The claim of the commons is not made explicit, but to the director’s credit it is there, even though the film’s plot and its entertainment value is based on the passions in the father-daughter drama.  Though it noirishly includes critique, the movie doesn’t quite put us on the side of the Mexican “commoners.”  Gratifyingly to moral conscience,  Jeffords gets his “just desserts” in the end, and as well, we’re clearly meant to see the dynasty established in the last scene as the victory of ruthless capitalism. But in leaving the Mexican others as “others,” their passion unexplored and thus impossible to identify with, the movie,  rather than striking a nerve that would ignite the heart’s inclusive vision of justice, leaves us with an intellectually satisfying skepticism.  In this way, even a very good movie assists in the social cover-up, aiding and abetting liberal apathy.

Over and over, during 30-plus years of teaching college public speaking classes, I saw how the debaters arguing from the perspective of white aggrievement (now so familiar after Trump’s presidency!)  were persuasive for their classmates, while the more carefully constructed liberal arguers, unable to make any emotional appeal, were not. Arguments that stood up for the rights of poor people,  for corporations’ duty to clean up the environmental pollution they left behind after decades of amassing profits, for the rights being pushed aside by the USA Patriot Act, for the importance of unions,  were noticeably lacking appeals to pathos.  And what kind of moral claim can be effective without emotion?

Besides the fact that most students in my classes were from conservative upstate NY, or that in an earlier era they would mostly not have been “college material,” what was it that had  incapacitated them to make appeals to emotion, to in-common human feelings (other than to fear, and to the anger that drives mobs)? Was this because they’d lost their grounding in the basic human aspiration that is not from ego or selfishness, but in the good for all?  Left to battle their way in the “marketplace”  the ideal of the common good, the dream of the passionate soul, was as strange to them as it has become to our society as a whole.  They could not put themselves imaginatively into the  “One Big Union” truth because that is not what they, or anyone else they knew, was taught. We had become, though no one exactly intended it,  a society in which  the trick of survival was not to slow down to let the last one catch up, but to race to the top, not with overt malice, but pragmatically, with charity for none.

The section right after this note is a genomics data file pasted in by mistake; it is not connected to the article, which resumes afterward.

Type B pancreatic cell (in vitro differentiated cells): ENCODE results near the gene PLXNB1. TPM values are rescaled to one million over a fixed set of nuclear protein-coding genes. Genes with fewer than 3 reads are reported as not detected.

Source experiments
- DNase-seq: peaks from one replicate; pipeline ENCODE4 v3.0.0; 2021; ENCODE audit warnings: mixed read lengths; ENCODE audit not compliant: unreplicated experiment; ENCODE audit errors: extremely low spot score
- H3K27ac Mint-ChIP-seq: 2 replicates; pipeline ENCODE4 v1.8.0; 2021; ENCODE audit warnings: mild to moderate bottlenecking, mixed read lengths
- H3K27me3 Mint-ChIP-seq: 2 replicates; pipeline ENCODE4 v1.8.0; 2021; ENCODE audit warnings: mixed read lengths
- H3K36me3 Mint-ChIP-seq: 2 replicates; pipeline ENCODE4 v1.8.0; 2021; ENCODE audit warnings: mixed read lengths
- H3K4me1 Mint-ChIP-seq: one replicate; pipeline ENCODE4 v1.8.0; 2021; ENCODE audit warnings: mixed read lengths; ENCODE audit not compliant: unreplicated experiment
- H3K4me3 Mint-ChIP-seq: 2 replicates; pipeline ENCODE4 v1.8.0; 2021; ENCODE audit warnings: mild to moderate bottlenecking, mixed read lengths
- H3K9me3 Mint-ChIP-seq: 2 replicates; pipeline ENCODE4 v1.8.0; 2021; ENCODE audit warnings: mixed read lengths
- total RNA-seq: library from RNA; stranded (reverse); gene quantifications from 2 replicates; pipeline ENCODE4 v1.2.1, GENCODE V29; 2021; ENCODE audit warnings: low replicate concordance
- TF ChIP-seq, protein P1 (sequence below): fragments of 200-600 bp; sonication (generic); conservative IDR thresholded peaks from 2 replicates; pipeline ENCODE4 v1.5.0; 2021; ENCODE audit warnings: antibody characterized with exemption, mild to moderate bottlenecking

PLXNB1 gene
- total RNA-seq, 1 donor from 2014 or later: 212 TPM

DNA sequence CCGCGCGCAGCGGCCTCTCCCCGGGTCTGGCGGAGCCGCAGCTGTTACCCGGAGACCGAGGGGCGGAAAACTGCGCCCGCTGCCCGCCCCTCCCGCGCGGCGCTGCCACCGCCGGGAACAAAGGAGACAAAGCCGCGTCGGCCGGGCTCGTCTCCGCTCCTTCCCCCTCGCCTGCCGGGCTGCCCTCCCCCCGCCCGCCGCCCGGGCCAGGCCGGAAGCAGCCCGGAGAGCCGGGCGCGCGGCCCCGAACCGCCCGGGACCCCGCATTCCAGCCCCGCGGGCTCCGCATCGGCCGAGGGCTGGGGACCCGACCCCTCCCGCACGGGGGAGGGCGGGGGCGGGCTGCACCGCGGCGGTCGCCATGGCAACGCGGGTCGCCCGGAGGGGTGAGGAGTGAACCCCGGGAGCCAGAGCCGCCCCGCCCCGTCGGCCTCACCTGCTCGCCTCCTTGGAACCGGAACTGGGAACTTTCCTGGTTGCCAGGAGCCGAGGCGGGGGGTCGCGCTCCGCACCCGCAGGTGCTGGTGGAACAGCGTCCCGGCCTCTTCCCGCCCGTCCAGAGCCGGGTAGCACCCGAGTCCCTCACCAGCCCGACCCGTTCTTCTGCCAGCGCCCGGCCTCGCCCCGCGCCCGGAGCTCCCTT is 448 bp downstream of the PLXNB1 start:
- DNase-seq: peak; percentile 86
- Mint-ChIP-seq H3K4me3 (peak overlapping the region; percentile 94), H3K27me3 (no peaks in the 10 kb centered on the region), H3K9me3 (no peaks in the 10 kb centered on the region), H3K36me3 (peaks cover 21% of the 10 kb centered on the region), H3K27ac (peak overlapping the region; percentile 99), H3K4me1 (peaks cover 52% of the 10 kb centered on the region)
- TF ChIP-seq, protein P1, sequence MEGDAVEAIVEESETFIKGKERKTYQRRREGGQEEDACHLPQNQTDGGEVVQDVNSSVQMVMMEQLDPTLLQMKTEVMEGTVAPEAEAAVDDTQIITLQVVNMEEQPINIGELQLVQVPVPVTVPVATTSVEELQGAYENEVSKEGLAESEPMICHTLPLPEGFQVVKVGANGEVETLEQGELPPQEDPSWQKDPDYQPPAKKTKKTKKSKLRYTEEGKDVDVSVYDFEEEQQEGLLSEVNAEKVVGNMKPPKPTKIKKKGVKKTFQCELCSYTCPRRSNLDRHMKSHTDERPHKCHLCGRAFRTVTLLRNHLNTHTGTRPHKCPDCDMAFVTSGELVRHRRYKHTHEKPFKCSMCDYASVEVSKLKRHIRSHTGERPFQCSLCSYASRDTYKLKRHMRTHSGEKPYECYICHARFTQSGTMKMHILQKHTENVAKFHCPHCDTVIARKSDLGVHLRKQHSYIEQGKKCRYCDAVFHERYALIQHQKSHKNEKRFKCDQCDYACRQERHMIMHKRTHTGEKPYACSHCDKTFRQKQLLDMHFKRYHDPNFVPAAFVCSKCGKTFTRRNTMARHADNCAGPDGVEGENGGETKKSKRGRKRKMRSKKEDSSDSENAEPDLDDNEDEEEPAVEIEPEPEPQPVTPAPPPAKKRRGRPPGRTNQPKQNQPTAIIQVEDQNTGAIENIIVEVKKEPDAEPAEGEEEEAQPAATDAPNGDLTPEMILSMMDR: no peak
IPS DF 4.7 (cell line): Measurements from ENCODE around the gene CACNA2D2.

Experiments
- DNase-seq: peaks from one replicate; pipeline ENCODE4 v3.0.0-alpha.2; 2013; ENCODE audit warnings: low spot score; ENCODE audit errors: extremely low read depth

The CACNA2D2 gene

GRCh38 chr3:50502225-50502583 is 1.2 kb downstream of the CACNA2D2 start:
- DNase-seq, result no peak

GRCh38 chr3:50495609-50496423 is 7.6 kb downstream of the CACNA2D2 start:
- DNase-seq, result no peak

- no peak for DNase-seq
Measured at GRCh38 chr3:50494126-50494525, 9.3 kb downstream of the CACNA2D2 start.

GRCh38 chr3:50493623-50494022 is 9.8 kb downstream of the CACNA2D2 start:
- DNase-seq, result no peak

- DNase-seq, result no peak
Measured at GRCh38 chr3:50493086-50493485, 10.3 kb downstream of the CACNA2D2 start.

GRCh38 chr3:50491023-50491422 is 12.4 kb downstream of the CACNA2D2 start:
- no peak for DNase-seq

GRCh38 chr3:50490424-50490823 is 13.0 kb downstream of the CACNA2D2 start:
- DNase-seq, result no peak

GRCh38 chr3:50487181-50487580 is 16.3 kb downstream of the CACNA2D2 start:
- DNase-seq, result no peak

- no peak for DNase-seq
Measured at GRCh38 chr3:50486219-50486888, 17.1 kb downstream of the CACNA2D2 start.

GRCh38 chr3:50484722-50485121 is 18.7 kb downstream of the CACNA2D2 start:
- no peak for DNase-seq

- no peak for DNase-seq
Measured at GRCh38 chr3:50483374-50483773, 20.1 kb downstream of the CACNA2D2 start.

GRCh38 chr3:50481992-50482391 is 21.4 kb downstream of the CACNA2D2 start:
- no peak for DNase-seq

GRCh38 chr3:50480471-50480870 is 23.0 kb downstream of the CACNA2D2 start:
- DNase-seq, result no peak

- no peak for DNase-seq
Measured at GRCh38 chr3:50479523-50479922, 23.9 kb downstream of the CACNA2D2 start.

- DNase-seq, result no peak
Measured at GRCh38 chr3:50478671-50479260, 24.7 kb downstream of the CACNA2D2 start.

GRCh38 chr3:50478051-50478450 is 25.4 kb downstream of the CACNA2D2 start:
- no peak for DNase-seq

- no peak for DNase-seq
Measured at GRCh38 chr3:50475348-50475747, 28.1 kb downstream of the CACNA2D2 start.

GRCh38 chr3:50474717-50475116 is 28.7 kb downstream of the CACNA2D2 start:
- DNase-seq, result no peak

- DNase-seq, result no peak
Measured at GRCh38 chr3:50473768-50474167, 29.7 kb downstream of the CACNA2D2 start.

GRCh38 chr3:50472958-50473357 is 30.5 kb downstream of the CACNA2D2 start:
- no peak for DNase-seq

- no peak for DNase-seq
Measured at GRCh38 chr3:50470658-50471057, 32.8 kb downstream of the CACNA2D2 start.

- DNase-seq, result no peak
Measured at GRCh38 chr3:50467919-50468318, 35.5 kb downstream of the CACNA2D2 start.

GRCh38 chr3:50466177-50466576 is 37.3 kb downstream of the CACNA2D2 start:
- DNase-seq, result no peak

Nineteenth-century robber barons of the T.C. Jeffords ilk, though decried by muckrakers, were society’s true heroes, the ones whose personalities were impassioned and therefore interesting. Gradually, without meeting any resistance,  this worship of the moneyed class degraded further into worship of money and the celebrity that goes with it!  Thus we who were appalled by the Trump presidency may legitimately ask, not how Donald Trump ended up President, but, only, why we’re not flipping society right side up!

Making Peace with Passion

Passion is quintessentially a matter of the heart and soul. The American left, if there is to ever again be a legitimate opposition to the fascist narrative,  needs to end its time-honored practice of discounting emotion, and instead, seek after our lost but legitimate passion as if our lives depended on it. Unbeknownst to those of us confined in our materialist rationalist mind-frame the passion that’s been lost, discarded, suppressed or stolen under centuries of colonialism and profiteerism –  i.e., passion for the good –  is impossible outside the kind of narrative known as religious, that is,  irrational and unverifiable.  Religious myth is unambiguous: passion comes with testing and trial that must be suffered (that is, undergone) by one who responds to the supernatural call to her or his “destiny,” and thus to “bliss.”

As mythologist Joseph Campbell pointed out decades ago in The Power of Myth, not all religious myths exalt suffering as Christianity did.  But there are none that suggest transcendence or transformation, i.e., “flipping things right side up,”  the prize or the treasure, can be attained “painlessly.”  The criteria of suffering, though bad for promotional purposes,  isn’t optional!  Even the liberal’s finest motive –  that is, for justice –  can function as a way to avoid the suffering inherent in claiming one’s creative voice and nature.  Serving that function, the  liberal’s bottom-line grievance – for her missing passion – can be projected onto marginalized, oppressed  others whose grievances, as the  logical mind can affirm, are justified.  Without such “official” backing,  her legitimate passion for creative expression is treated like an unwanted immigrant at the border.